Home Briefing Lunch Break: The Worst We’ve Been in a Century
Photo: Gabriela Mesones Rojo
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- The Constitutional Chamber of Nicolás’s Tribunal Supreme of Justice (TSJ) ordered deputies from the CLAP faction, who say they’re the new board of authorities of the National Assembly, to present a report about the events of January 5th at the Federal Legislative Palace where they self-proclaimed as authorities without the necessary attendance but with support of the chavista fraction, while military officers blocked opposition deputies’ access to the building. Parra and the CLAP deputies have five days to send a report to the TSJ containing a list of everyone in attendance, the installation of the AN and the votes approving the board. Everything with a “copy of the official record,” the one Parra says was stolen.
- The TSJ also declared sustained the legal action by politician Enrique Ochoa Antich on January 9th against the National Assembly, “to assure the nominal vote for the Parliament’s board of authorities”, since having two boards is a threat to the institution’s very existence.” The official document of January 5th should have been requested to the incumbent board, since it’s responsible for its making it, and the TSJ won’t explain why it’s concerned about a National Assembly against which it has issued over 100 rulings because of its “contempt”. According to its rulings, this contempt could only be lifted with Henry Ramos Allup presiding the board, as in 2016, removing the Amazonas deputies, who are still in limbo after four years and then electing new authorities.
- As U.S. Special Envoy for Venezuela Elliot Abrams announced last week, the Department of Treasury imposed sanctions on Luis Parra and the CLAP fraction: José Brito, Franklyn Duarte, José Gregorio Noriega, Conrado Pérez and Adolfo Superlano, and also Negal Morales, for trying to take control of the National Assembly on January 5th. Parra called the sanctions “unacceptable” and said they don’t “contribute to generate contexts for understanding,” forgetting the extraordinary quotes he tweeted on Sunday favoring sanctions against government officials. But the most passionate defense for these deputies came from chavismo, including a memo by Jorge Arreaza, Nicolás’s Foreign minister, condemning “the interventionist action to undermine the proper functioning of democratic institutions.”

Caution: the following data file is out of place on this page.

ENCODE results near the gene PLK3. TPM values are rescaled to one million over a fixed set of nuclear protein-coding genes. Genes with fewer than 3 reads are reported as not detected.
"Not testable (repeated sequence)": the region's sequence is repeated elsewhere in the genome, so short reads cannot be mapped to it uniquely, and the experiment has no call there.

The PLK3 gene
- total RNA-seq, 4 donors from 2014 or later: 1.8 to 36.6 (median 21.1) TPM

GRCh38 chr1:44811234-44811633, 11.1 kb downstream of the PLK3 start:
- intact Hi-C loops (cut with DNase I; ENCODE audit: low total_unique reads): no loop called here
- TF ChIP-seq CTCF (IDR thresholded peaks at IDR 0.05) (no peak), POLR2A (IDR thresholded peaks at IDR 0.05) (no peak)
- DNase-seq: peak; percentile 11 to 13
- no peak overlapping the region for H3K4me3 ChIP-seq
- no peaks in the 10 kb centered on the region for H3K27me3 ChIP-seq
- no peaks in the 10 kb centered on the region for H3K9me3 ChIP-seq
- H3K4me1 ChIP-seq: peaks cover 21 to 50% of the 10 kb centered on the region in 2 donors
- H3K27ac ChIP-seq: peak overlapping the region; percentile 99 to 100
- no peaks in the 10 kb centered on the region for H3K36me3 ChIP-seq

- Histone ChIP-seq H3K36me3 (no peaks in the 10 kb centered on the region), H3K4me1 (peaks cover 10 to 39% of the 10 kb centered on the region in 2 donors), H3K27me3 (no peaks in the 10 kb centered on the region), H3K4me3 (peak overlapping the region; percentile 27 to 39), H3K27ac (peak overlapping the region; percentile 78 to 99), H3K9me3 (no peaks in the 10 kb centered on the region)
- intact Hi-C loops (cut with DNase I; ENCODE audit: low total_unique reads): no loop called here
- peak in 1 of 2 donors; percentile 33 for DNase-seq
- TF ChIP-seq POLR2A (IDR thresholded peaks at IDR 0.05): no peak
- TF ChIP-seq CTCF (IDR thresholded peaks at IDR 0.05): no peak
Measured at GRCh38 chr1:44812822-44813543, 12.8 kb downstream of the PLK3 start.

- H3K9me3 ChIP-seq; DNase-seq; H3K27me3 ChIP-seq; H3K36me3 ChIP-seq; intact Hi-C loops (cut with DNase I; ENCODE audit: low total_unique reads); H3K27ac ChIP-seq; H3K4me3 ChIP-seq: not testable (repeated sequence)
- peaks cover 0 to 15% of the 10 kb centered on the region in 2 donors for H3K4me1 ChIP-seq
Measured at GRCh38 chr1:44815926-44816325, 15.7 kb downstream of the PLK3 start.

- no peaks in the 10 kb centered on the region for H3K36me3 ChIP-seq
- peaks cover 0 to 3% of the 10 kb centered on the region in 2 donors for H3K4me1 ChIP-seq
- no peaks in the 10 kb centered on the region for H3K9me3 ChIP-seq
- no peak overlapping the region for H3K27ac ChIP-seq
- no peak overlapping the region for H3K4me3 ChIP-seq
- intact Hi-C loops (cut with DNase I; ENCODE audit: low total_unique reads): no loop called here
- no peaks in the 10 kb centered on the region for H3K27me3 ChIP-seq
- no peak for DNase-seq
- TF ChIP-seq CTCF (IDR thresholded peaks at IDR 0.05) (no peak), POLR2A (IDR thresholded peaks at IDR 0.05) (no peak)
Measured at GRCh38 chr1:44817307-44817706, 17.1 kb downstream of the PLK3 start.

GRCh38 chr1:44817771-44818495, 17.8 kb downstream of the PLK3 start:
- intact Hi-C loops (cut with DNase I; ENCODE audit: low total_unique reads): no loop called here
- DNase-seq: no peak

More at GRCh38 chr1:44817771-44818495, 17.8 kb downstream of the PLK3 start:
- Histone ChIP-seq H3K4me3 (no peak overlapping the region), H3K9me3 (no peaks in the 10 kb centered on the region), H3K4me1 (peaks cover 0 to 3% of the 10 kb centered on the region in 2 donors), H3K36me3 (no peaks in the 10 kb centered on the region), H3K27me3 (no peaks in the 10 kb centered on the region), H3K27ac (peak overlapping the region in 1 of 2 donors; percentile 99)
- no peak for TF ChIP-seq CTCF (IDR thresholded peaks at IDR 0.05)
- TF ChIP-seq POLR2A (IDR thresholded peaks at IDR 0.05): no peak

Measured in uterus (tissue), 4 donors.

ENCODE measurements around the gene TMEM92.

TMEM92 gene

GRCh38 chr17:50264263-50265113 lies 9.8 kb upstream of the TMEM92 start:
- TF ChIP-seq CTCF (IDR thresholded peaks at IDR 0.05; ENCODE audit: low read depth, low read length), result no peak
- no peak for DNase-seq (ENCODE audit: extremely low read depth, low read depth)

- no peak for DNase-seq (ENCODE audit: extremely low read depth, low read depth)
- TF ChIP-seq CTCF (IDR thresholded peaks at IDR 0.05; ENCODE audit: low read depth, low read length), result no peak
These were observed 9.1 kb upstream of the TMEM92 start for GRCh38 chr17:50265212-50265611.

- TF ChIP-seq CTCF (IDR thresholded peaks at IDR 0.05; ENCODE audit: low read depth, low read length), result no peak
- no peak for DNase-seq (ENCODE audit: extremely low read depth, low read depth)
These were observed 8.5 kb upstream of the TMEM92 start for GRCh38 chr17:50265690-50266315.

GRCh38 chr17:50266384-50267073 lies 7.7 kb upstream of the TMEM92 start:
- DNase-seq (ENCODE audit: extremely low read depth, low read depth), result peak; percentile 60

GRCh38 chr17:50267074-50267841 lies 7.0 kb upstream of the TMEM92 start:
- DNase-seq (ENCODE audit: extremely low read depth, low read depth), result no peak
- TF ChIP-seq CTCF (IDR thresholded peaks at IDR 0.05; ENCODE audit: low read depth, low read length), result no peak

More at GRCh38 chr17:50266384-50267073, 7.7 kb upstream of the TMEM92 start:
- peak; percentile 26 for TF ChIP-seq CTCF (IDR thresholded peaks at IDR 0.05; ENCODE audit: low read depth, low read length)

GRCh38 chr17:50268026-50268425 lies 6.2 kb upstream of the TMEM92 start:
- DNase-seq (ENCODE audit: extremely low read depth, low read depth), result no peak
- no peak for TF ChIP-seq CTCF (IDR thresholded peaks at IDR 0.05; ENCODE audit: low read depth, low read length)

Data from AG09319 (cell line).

- Venezuela continues to have the world’s highest hyperinflation. We closed 2019 with 7,374.4% inflation, according to data by the National Assembly’s Finance Commission. Deputy Ángel Alvarado explained that the credit contraction policy applied by the BCV (to contain the price of the dollar and stop inflation) made the price variation in 2019 lower than in 2018, but still generated a larger contraction of our economy: “The legal reserve brought the economy close to a halt.” In 2019, the Venezuelan economy contracted by 43.1%. It’s the worst year “since the wars of the 19th century.” In total, our GDP has dropped 75% since Nicolás rules the country.
- To evade U.S. sanctions, Nicolás’s regime is trying out a new strategy for delivering oil to the international market: Reuters says that Pdvsa would allocate shipments to some of its partners in mixed companies like Chevron Corp. Apparently, this method wouldn’t violate sanctions as long as the income is destined to pay existing debt.
- Caretaker President Juan Guaidó published a letter to Nicolás’s Defense minister, Vladimir Padrino López, to call him to a session of the National Assembly on February 15th. They’ll debate actions to alleviate the education crisis and the salary crisis amid the complex humanitarian emergency.
- The president of the Nurses Association of the Capital District, Ana Rosario Contreras, called the new minimum wage increase a mockery, so they aren’t ruling out a strike as a pressure tactic.
- Diosdado Cabello said that parliamentary elections will happen “any moment now” and advises chavista supporters to organize, issuing IDs for PSUV members in every municipality next January 18th and January 19th. Diosdado explains that the AN is still in contempt since “Luis Parra hasn’t been to the TSJ.” Nicolás presents his accountability speech at the ANC today, January 14th.